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September 2004

Clonal Seborrheic Keratosis: A Dermoscopic Pitfall

Arch Dermatol. 2004;140(9):1169. doi:10.1001/archderm.140.9.1169-b

We congratulate Hirata and coworkers1 for their report on the dermoscopic features of 2 cases of clonal seborrheic keratosis. We would like to add some comments based on our observation of a pigmented clonal seborrheic keratosis on the leg of a 72-year-old woman.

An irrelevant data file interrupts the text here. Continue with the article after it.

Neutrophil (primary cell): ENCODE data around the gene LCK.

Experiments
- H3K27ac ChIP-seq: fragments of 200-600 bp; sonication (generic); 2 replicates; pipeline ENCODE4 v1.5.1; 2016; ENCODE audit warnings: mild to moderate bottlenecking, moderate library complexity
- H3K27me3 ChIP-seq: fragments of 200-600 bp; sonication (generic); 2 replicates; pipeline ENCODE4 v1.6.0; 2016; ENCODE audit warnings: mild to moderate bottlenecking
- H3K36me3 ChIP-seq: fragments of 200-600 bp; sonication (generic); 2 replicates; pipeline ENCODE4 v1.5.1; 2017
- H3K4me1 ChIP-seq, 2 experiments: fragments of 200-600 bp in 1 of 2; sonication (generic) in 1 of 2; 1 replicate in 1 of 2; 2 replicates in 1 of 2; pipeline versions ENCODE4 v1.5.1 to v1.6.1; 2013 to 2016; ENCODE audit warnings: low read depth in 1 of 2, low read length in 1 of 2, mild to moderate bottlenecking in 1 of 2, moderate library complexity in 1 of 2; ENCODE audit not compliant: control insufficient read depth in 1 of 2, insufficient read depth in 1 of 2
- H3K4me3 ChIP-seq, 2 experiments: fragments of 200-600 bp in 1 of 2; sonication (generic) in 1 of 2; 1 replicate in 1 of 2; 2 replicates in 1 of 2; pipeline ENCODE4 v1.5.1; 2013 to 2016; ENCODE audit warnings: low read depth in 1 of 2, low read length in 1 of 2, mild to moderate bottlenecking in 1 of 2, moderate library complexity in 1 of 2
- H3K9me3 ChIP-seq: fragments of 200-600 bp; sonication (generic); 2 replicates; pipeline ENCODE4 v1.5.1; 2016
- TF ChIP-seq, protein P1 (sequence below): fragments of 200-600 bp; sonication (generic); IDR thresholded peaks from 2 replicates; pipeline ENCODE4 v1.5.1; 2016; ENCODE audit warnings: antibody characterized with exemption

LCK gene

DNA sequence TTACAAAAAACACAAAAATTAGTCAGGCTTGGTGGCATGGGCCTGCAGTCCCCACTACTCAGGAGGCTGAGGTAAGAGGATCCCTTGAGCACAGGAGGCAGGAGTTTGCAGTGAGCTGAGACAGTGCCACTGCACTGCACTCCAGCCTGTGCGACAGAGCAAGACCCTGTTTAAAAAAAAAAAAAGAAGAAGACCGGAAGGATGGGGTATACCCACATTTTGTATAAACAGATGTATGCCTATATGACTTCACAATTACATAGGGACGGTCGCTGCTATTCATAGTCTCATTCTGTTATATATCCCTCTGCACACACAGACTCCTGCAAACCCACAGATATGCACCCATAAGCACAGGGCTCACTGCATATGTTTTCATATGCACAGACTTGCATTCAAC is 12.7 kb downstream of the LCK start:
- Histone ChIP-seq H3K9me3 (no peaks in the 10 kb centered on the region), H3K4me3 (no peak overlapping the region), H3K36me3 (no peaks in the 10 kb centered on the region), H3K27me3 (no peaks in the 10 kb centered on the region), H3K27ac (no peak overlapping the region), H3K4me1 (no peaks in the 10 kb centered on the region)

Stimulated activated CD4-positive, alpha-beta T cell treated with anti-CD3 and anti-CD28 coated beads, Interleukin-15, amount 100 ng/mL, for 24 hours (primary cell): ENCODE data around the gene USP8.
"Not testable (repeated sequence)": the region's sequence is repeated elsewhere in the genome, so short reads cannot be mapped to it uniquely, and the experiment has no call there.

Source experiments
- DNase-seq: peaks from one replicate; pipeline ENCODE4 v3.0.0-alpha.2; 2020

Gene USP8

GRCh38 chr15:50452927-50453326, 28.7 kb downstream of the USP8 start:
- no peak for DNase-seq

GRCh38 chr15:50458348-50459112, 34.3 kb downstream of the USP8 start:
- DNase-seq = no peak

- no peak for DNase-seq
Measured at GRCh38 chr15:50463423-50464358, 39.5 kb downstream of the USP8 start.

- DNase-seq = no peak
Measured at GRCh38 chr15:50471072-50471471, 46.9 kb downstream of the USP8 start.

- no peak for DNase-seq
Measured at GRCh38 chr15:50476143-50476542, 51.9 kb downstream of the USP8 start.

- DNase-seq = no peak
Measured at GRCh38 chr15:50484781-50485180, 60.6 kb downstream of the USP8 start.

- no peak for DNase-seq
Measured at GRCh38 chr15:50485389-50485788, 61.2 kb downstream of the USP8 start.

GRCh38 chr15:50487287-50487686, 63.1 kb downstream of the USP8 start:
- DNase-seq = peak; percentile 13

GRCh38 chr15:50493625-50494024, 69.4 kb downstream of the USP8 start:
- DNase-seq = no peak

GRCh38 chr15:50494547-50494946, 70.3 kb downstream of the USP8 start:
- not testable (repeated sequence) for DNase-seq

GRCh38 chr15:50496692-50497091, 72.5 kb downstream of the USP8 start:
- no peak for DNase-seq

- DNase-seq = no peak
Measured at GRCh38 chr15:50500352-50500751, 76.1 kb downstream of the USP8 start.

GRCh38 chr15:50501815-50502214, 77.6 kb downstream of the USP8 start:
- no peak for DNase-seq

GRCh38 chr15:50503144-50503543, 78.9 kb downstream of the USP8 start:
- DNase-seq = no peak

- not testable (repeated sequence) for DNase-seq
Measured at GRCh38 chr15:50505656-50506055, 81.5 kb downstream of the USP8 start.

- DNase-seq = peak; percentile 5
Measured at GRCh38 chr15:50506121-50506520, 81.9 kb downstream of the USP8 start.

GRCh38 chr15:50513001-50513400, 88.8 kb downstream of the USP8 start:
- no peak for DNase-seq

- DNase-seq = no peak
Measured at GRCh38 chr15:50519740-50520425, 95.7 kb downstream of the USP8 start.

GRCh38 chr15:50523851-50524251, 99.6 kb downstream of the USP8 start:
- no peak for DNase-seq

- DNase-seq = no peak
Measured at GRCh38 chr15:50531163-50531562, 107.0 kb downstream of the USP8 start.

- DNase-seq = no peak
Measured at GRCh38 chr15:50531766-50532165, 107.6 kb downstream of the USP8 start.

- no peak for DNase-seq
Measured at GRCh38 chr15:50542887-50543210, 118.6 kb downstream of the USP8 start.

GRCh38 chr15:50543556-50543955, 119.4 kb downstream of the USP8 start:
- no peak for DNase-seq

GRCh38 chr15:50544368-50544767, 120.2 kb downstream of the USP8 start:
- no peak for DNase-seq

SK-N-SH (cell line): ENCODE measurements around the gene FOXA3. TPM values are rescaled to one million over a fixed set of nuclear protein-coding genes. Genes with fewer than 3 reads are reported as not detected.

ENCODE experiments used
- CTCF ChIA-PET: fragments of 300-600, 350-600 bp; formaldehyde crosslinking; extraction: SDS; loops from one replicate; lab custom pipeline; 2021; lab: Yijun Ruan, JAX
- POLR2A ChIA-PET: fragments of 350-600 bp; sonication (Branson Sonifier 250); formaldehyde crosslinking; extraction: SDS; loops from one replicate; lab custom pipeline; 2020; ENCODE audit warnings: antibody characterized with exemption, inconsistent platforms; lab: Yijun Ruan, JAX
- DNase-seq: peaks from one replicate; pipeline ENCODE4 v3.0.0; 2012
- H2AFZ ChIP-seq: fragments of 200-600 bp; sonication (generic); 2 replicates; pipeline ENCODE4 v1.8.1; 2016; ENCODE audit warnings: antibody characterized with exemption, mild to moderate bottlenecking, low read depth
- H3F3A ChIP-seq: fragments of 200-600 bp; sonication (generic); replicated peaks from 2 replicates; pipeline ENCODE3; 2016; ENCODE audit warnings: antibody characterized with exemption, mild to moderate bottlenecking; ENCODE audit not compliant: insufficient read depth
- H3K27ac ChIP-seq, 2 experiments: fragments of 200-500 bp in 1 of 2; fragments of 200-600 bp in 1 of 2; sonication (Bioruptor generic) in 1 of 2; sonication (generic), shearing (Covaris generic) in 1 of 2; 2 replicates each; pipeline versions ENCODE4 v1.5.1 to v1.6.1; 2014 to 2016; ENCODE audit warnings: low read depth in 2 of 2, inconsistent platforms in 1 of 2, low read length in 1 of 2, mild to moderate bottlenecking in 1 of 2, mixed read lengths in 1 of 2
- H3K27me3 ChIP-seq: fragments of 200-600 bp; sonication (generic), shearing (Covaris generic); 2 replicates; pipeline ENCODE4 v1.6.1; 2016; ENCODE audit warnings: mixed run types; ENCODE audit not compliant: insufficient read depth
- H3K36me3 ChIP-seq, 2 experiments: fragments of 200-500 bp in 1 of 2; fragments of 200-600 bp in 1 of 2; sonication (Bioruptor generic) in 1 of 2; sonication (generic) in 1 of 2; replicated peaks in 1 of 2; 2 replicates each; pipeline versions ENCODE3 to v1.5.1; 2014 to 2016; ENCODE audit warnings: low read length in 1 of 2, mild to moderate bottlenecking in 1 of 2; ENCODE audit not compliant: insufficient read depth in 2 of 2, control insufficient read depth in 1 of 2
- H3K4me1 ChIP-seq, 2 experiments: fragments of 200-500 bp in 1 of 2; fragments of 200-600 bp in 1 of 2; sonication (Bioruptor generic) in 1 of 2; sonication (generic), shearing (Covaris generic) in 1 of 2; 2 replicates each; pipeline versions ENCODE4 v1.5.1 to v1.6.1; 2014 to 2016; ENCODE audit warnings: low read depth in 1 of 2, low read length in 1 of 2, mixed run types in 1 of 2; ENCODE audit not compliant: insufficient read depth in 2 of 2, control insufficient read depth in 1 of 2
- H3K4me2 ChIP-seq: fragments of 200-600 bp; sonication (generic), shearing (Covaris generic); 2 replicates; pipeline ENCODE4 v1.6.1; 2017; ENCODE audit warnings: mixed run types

As in Hirata et al's cases, dermoscopic examination revealed large areas of a bluish pigmentation composed of multiple, variously sized and irregularly distributed, blue-gray roundish structures, also aggregated to form short lines (Figure 1). In our case, the blue-gray structures were similar to the so-called blue-gray ovoid nests, which are a dermoscopic hallmark of pigmented basal cell carcinoma.2,3 The clinical features and the additional dermoscopic observation of comedolike openings, few milialike cysts, and the jelly sign were all in favor of the diagnosis of seborrheic keratosis.3,4 However, the presence of blue-gray ovoid nests raised the need for a histopathologic examination, which revealed a clonal seborrheic keratosis. As reported by Hirata et al, the blue-gray ovoid nests corresponded histopathologically to multiple nests of pigmented basaloid cells within the epidermis (Figure 2).

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